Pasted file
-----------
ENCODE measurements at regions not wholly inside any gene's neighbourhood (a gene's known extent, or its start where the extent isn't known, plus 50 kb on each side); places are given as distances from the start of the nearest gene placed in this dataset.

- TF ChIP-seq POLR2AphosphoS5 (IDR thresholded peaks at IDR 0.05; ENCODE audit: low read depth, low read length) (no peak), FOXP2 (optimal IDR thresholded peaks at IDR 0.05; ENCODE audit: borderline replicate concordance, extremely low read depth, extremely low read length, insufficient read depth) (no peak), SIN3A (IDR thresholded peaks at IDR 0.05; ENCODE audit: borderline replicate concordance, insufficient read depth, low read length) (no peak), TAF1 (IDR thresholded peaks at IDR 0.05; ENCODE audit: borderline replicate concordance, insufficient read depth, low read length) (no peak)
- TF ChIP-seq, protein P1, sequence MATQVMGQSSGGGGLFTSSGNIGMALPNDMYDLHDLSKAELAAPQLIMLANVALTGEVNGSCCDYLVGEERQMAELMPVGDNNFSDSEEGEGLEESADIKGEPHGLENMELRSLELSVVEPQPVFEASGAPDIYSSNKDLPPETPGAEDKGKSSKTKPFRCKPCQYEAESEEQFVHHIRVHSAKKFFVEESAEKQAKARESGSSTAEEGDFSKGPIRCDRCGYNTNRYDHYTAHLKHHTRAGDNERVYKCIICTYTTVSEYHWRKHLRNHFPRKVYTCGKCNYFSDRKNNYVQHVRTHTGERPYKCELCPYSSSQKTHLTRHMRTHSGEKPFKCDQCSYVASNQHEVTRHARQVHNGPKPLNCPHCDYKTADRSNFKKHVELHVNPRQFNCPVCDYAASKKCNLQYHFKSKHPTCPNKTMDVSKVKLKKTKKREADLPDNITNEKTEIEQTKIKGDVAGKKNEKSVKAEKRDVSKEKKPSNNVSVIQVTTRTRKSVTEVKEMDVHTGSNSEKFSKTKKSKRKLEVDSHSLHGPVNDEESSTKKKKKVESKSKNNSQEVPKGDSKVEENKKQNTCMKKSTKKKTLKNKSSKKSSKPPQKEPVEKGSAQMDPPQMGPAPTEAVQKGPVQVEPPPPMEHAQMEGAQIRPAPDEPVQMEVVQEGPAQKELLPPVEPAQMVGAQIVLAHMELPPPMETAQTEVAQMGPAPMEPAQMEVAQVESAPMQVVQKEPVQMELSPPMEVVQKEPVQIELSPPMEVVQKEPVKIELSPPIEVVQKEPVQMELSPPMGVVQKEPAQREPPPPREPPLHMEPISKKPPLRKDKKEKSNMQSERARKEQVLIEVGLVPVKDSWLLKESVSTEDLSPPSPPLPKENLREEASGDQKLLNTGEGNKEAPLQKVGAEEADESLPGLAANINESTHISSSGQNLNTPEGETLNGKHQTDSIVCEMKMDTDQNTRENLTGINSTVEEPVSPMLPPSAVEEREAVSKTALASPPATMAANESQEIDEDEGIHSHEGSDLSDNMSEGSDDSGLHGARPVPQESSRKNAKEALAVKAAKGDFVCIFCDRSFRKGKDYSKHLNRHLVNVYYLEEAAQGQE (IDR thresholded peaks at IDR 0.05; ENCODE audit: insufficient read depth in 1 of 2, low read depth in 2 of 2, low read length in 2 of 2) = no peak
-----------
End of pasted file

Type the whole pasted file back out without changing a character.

ENCODE measurements at regions not wholly inside any gene's neighbourhood (a gene's known extent, or its start where the extent isn't known, plus 50 kb on each side); places are given as distances from the start of the nearest gene placed in this dataset.

- TF ChIP-seq POLR2AphosphoS5 (IDR thresholded peaks at IDR 0.05; ENCODE audit: low read depth, low read length) (no peak), FOXP2 (optimal IDR thresholded peaks at IDR 0.05; ENCODE audit: borderline replicate concordance, extremely low read depth, extremely low read length, insufficient read depth) (no peak), SIN3A (IDR thresholded peaks at IDR 0.05; ENCODE audit: borderline replicate concordance, insufficient read depth, low read length) (no peak), TAF1 (IDR thresholded peaks at IDR 0.05; ENCODE audit: borderline replicate concordance, insufficient read depth, low read length) (no peak)
- TF ChIP-seq, protein P1, sequence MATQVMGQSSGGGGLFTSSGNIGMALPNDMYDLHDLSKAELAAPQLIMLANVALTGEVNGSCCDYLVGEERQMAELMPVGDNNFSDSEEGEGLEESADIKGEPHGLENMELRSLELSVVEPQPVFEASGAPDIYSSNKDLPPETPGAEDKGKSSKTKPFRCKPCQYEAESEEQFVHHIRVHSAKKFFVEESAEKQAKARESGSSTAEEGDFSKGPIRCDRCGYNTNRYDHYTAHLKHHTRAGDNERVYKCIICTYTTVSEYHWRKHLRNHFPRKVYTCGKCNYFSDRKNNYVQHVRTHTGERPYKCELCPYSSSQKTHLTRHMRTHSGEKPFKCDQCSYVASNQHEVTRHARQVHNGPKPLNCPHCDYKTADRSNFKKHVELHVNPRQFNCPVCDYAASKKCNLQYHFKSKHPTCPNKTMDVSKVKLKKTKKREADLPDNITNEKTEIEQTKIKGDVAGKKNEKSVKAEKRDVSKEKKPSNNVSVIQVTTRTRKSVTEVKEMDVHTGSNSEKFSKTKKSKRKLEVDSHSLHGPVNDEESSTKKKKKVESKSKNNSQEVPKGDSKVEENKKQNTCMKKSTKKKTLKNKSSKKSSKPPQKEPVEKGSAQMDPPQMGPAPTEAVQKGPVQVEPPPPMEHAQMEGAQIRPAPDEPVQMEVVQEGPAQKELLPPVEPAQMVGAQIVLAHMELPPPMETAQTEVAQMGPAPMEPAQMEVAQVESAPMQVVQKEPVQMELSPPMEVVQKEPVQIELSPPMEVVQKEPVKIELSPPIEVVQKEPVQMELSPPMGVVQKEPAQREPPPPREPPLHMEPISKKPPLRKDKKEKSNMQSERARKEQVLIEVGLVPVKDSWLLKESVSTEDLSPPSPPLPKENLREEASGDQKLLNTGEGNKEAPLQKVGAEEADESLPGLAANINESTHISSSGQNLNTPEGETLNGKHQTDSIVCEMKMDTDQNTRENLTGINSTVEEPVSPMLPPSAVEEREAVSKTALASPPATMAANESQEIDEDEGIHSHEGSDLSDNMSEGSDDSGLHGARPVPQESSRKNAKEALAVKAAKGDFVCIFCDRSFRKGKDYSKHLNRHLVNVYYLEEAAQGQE (IDR thresholded peaks at IDR 0.05; ENCODE audit: insufficient read depth in 1 of 2, low read depth in 2 of 2, low read length in 2 of 2) = no peak